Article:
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John Whittingdale, chair of the influential Commons Culture, Media and Sport committee, has warned ministers they are rushing ahead with superfast mobile broadband without fully grasping the consequences for an estimated 2.3 million homes.
He said a lack of publicity meant “barely anyone” was aware terrestrial TV signals were at risk, and that in many cases people would have to scrap expensive Freeview boxes and buy cable or satellite dishes instead. He complained viewers who had only recently bought new equipment for the digital switchover would be “very cross” to find their signals had suddenly disappeared next year.
Talking to the Sunday Express, he said Freeview as well as ITV, Channel 4 and the BBC, are understood to be “very exercised” about the problem. The Government is expected to begin its £5 billion (€6.25bn) auction for new 4G licences within weeks, a process that is due to end by February.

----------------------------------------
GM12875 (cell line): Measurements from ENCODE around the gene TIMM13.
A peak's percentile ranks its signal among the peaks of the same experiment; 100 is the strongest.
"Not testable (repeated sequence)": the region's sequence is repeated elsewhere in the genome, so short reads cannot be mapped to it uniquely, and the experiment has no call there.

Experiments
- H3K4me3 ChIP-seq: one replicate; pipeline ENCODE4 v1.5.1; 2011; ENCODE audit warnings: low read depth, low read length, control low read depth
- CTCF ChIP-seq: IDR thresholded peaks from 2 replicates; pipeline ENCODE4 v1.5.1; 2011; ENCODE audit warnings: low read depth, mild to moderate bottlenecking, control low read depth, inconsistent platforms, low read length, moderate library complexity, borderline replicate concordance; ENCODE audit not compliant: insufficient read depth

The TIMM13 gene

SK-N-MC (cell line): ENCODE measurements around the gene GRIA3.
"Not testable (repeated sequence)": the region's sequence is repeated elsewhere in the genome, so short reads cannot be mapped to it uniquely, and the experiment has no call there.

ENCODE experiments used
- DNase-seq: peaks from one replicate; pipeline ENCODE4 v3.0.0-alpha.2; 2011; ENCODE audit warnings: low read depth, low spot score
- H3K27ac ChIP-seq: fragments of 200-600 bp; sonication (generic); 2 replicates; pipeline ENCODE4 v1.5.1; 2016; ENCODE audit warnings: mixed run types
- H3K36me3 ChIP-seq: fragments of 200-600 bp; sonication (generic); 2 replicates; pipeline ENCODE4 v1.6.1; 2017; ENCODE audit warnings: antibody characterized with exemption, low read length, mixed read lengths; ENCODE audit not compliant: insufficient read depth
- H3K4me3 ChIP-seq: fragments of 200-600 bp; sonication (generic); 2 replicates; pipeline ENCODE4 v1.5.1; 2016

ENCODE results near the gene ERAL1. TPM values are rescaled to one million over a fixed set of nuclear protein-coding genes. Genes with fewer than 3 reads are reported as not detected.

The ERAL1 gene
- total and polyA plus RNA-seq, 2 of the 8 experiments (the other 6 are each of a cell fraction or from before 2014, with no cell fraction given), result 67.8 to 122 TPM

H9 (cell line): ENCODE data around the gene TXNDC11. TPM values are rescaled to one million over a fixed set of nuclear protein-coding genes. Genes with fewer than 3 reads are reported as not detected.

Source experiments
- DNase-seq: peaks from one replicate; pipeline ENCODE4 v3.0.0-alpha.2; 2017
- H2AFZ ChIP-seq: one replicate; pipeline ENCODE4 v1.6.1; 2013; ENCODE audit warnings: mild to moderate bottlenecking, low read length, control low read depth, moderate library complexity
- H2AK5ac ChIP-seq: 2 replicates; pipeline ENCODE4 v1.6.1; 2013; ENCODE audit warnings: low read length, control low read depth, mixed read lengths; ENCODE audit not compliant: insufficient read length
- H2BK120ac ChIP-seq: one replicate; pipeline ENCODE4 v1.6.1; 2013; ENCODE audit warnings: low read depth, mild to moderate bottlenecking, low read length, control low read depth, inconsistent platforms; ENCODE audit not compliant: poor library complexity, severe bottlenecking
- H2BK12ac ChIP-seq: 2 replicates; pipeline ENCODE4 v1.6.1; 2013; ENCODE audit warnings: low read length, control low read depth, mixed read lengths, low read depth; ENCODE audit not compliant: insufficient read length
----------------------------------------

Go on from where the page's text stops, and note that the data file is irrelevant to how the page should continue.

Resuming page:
Under the current timetable, the new masts, which will operate on airwaves previously used by analogue television, will roll out nationwide by June. Whittingdale wants the technology to undergo urgent trials in a small area of the country, so regulators can form a better idea of the risks. He said that might cause delays to the lucrative 4G process but it was important to put existing television viewers first.
Whittingdale said that companies such as Vodafone and O2 were applying pressure because they were concerned about EE stealing a competitive advantage with their existing services.
Ilse Howling, Freeview’s managing director, said: “We also believe it would be in consumers’ interests for the Government and Ofcom to mandate a trial of 4G services in a limited area before proceeding to national roll out.”
But Culture Minister Ed Vaizey has rejected the call. He told MPs: “There have been a number of technical trials already. “We do not believe a trial would add anything to our knowledge, and it would significantly delay much-anticipated 4G services.”